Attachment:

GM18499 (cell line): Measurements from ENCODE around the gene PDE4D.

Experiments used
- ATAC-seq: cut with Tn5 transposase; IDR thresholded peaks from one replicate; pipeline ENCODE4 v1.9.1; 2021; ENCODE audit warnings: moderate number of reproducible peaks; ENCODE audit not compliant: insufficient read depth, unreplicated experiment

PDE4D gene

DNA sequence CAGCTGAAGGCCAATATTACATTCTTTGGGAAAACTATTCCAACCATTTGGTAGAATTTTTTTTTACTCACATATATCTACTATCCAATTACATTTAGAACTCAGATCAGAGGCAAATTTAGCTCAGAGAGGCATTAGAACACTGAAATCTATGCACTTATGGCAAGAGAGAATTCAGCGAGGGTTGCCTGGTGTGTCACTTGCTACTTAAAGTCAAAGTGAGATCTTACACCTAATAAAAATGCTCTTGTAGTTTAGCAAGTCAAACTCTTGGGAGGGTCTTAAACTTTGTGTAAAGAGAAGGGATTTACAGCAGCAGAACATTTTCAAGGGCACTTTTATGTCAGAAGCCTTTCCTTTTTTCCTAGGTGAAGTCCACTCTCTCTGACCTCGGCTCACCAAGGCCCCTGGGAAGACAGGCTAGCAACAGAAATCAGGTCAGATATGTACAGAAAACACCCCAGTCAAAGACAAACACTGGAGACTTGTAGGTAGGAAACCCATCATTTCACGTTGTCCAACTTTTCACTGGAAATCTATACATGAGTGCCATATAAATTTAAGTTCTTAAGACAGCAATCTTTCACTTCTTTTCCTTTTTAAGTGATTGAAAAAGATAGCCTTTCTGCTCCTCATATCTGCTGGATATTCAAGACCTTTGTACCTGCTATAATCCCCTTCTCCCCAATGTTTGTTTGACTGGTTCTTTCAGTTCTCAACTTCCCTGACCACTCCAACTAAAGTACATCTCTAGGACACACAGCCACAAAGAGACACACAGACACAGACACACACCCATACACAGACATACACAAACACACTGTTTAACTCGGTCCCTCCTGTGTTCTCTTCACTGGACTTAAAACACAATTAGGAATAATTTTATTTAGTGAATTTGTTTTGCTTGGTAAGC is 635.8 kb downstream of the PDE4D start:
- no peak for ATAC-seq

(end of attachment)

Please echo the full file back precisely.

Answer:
GM18499 (cell line): Measurements from ENCODE around the gene PDE4D.

Experiments used
- ATAC-seq: cut with Tn5 transposase; IDR thresholded peaks from one replicate; pipeline ENCODE4 v1.9.1; 2021; ENCODE audit warnings: moderate number of reproducible peaks; ENCODE audit not compliant: insufficient read depth, unreplicated experiment

PDE4D gene

DNA sequence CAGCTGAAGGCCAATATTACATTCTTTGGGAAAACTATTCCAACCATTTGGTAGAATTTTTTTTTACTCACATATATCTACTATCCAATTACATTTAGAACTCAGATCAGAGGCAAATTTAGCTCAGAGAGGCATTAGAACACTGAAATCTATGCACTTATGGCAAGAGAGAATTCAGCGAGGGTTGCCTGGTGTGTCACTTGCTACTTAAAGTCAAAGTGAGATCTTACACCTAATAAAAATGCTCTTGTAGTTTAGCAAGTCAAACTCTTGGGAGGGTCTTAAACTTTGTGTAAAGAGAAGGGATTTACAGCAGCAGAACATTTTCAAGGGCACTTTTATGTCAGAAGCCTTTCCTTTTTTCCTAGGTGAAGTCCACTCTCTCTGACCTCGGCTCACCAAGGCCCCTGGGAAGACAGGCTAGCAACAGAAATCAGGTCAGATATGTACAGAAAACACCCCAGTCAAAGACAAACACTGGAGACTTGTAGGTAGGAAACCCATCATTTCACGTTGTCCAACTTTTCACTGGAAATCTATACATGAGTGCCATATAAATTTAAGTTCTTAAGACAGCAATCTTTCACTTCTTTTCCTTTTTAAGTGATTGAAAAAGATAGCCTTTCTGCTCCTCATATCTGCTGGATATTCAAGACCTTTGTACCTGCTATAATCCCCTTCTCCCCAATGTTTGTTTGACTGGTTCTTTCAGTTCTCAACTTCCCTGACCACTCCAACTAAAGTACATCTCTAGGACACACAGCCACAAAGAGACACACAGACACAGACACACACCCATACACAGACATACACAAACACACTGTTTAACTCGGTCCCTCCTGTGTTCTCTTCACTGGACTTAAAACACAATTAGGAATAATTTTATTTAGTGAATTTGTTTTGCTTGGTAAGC is 635.8 kb downstream of the PDE4D start:
- no peak for ATAC-seq